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Friday, 7 September 2012

Reflection/Homily: Twenty-Third (23rd) Sunday in Ordinary Time Year B (9th August 2012)


Theme: He Makes the Deaf Hear and the Dumb Speak
In today’s gospel reading (Mark 7:31-37), Jesus was confronted with a pathetic situation of a man who was deaf and dumb. Out of pity, he manifested his power to heal all types of infirmities by healing the man. The man’s healing was dramatic as St Mark records it: “He took him aside in private, away from the crowd, put his fingers into the man’s ears and touched his tongue with spittle.  Then looking up to heaven he sighed; and he said to him, “Ephphatha”, that is, “Be opened”.  And his ears were opened, and the ligament of his tongue was loosened and he spoke clearly”.

This gospel narrative fulfills in practical terms, the promise of the first reading (Isaiah 34:4-7). God through the Prophet Isaiah promised to visit the people of Judah: “Look, your God is coming, vengeance is coming, the retribution of God; he is coming to save you”.  Then the eyes of the blind shall be opened, the ears of the deaf unsealed, then the lame shall leap like a deer and the tongues of the dumb sing for joy.” Jesus became the fulfillment of this messianic prophecy just as we saw in the gospel reading. 

One could be physically deaf and dumb and/or spiritually deaf and dumb. One is physically deaf and dumb when one can neither hear nor talk. There is no communication because the ears and mouth which are two great agents of communication are inactive. But one is spiritually deaf and dumb when one’s spirit or soul can neither hear nor talk. Jesus describes this as those who have ears but cannot hear, have mouths but cannot speak. Here, there is no inward or outward communication in the spirit. The soul is just passive. Today, we are more concerned with the deafness and dumbness of the soul.

Each time we fail to hear the voice of God speaking to us through our consciences, each time we fail to read the Bible, each time we fail to listen to or read up a reflection on the Word of God, each time we fail to listen to the pleas of the poor, the oppressed and the neglected, then we are spiritually deaf and need God’s healing. Each time we fail to pray, to proclaim the Good News, to say the truth, to speak friendly words or words of exhortation, then we are spiritually dumb and need God’s healing.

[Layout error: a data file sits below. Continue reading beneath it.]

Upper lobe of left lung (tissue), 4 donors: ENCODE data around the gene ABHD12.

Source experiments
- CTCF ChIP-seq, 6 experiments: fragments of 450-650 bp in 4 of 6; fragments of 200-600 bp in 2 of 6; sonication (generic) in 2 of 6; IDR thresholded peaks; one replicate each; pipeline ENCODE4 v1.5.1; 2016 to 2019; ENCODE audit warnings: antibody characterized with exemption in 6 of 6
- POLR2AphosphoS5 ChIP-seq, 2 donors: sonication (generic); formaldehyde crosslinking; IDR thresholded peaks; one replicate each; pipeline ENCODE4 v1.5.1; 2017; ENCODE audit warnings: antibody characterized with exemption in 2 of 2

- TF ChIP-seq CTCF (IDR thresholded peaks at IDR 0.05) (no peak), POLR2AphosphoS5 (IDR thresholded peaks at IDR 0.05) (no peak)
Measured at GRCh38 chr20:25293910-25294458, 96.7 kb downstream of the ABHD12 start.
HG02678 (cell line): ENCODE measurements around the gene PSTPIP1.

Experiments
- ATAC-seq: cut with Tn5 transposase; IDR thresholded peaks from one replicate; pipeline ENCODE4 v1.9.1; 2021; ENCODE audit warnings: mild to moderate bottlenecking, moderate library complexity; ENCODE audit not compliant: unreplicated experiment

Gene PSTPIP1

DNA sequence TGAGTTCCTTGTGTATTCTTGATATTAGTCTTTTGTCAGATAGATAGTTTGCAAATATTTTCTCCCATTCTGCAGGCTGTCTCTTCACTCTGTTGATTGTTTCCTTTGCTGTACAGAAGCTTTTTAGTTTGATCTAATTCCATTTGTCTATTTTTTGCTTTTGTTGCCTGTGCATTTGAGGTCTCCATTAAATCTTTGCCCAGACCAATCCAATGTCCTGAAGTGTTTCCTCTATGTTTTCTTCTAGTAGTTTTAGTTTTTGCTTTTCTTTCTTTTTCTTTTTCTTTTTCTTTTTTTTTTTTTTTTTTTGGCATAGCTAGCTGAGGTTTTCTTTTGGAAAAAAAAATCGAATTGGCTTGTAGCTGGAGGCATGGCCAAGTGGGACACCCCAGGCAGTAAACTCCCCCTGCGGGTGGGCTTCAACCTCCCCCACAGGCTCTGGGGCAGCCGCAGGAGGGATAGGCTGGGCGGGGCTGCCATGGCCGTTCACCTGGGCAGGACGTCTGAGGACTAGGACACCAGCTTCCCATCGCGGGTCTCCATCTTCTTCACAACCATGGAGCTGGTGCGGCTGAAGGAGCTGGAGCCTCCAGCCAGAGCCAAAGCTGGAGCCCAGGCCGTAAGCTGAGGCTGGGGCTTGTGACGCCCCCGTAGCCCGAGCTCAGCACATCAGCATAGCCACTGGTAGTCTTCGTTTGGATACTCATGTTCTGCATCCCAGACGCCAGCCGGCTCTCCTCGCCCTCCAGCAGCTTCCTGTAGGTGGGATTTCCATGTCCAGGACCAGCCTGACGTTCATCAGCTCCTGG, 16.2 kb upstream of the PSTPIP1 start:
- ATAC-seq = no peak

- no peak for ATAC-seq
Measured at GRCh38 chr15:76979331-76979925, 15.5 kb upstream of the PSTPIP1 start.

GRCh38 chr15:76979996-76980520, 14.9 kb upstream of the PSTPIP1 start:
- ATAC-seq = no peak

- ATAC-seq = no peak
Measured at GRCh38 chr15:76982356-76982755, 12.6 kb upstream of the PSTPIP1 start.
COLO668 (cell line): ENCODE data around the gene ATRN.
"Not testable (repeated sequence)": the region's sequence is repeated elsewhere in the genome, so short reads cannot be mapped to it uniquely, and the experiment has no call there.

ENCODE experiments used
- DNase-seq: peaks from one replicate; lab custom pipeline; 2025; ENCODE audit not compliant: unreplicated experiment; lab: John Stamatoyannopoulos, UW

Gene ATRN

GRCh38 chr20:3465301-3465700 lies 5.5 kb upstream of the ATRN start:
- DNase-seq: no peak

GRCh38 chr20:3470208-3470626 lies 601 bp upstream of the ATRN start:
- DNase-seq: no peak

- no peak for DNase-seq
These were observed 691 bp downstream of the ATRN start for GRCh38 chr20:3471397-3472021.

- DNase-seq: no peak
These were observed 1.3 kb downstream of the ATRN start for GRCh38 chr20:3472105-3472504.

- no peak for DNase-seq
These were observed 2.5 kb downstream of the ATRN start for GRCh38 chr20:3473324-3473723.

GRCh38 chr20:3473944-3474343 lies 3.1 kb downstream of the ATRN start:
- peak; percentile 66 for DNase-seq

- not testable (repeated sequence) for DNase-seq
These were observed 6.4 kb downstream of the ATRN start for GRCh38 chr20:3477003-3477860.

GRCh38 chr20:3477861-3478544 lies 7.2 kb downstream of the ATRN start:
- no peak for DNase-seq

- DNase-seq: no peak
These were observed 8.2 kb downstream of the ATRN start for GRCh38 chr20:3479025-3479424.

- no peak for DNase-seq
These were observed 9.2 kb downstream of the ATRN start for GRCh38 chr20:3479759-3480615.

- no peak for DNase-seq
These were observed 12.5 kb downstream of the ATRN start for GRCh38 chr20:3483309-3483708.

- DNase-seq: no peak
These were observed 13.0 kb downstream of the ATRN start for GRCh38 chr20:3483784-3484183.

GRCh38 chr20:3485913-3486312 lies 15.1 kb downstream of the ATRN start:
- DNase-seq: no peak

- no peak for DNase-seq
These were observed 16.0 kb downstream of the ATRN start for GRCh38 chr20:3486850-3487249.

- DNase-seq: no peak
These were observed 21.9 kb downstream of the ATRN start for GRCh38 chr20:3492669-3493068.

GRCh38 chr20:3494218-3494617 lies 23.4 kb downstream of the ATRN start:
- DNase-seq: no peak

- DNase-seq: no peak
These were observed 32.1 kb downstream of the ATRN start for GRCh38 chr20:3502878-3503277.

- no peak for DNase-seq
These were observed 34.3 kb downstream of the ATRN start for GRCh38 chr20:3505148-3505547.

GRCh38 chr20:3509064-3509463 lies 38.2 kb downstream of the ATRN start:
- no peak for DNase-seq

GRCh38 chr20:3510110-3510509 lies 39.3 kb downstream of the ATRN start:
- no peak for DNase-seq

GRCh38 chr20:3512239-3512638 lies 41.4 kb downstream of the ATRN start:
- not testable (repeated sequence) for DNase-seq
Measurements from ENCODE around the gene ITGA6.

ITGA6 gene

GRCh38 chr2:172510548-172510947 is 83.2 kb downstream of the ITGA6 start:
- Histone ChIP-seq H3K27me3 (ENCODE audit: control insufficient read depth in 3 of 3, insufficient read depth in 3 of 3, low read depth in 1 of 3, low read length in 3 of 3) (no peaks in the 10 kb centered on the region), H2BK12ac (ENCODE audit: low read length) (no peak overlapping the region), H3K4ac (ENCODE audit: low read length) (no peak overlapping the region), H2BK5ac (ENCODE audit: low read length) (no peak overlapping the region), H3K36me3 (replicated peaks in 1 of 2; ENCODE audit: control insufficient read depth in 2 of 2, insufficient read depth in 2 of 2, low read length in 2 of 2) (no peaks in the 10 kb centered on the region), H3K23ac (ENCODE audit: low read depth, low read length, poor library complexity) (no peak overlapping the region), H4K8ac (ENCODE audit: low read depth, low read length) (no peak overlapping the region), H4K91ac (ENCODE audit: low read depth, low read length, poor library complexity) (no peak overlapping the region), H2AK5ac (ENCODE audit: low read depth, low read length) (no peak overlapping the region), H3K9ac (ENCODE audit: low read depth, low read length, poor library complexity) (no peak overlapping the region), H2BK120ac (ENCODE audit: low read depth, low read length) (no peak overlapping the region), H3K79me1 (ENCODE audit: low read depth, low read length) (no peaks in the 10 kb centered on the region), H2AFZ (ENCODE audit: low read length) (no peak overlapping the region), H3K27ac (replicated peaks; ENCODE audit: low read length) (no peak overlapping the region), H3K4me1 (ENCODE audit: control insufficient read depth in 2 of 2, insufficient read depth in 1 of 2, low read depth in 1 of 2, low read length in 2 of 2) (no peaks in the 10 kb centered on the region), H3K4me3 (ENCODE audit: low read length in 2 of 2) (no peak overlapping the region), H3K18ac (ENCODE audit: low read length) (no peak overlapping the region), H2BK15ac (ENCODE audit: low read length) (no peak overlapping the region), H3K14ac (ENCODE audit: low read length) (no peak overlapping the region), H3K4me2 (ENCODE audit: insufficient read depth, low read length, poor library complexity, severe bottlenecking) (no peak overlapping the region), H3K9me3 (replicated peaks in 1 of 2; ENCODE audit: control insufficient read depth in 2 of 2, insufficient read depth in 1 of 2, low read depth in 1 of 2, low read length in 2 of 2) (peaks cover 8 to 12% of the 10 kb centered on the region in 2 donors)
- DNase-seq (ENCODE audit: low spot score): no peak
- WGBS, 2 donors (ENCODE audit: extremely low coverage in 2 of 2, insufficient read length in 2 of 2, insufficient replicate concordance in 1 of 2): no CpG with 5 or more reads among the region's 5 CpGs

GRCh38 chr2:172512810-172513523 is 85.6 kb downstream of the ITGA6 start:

This questions our reactions when we discover that we are spiritually deaf and/or dumb. What do we do, who do we run to and how do we go about it? Do we go to Jesus for healing just as they brought the deaf and dumb man? Do we follow him away from the crowd? In the midst of the noisy crowd, we can neither be heard clearly nor hear clearly and that is why we need to follow Jesus aside in private, away from the crowd so that we may have a direct contact and healing from him. 

As we reflect on the healing of this man, we may forget the good works of those who brought him to Jesus to be healed. Some people discriminate against the sick, the physically challenged and unfortunate ones. They can neither associate with them nor help them to be healed since they have nothing to offer. This is wrong. Such unfortunate persons, the bible refers to as “the poor” because they are dependent on others. They include the sick, widows, orphans, beggars, destitute and all those who live on the charity of others. But unfortunately, these are the ones most people in the society avoid or look down upon.

That is why St James in the second reading (James 2:1-5) advices us: “do not try to combine faith in Jesus Christ, our glorified Lord, with the making of distinctions between classes of people” for “it was those who are poor according to the world that God chose, to be rich in faith and to be the heirs to the kingdom which he promised to those who love him”.

Therefore, in today’s Eucharistic celebration, let us pray that God may loosen our tongues and strengthen our ears, that we may join in the gospel acclamation to pray “speak Lord, your servant is listening…” That our ears may hear the Good News and our tongues proclaim it in words and actions, especially by avoiding all sorts of discrimination between the poor and the rich, fortunate and less fortunate, old and young, sick and healthy so that at the end of our lives, through our actions we may join the responsorial psalmist to say “My soul give praise to God”. God loves you.

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